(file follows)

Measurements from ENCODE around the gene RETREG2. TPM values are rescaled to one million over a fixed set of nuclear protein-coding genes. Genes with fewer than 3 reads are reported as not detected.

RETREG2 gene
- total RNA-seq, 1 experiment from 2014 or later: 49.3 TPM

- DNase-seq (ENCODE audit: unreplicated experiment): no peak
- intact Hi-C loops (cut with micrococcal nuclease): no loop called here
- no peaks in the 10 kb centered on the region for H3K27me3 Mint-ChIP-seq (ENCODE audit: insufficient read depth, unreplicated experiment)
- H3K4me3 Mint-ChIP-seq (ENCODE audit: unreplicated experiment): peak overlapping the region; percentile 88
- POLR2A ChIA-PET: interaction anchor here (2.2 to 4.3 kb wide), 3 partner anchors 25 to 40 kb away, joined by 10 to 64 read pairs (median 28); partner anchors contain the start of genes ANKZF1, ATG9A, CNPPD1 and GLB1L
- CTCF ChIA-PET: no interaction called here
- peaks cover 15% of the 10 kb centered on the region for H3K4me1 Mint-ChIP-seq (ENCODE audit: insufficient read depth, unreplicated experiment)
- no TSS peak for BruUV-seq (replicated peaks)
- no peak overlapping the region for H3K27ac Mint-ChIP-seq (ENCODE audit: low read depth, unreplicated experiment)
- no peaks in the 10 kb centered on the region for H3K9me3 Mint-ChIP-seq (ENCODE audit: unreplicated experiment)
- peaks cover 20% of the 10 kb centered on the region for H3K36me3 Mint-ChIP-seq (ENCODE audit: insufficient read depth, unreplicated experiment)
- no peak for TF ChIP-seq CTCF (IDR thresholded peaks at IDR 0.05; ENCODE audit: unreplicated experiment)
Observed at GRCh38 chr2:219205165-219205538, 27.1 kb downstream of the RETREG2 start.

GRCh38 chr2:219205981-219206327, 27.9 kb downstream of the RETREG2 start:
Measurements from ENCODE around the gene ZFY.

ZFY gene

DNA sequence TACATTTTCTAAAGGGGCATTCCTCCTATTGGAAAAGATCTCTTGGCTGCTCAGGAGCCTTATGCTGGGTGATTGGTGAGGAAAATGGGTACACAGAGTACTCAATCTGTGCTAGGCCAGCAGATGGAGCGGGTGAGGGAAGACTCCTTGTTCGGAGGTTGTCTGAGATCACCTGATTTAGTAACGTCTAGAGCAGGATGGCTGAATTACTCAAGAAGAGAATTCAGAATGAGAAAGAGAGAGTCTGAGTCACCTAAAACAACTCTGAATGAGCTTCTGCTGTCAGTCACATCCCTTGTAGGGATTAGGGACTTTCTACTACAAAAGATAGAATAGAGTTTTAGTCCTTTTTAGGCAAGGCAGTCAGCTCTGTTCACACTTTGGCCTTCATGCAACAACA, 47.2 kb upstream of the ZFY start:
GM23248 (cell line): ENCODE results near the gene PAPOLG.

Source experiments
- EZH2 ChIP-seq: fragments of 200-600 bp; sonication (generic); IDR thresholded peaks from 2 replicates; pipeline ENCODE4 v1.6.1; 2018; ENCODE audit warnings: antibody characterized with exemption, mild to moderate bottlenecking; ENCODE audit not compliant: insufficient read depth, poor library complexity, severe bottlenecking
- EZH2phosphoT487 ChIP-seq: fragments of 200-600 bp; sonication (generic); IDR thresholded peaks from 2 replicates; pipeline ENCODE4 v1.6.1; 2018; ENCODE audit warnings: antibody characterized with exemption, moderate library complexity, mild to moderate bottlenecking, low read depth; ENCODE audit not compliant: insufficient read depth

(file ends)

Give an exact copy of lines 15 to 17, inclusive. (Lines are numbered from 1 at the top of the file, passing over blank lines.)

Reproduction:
- no peak for TF ChIP-seq CTCF (IDR thresholded peaks at IDR 0.05; ENCODE audit: unreplicated experiment)
Observed at GRCh38 chr2:219205165-219205538, 27.1 kb downstream of the RETREG2 start.

GRCh38 chr2:219205981-219206327, 27.9 kb downstream of the RETREG2 start: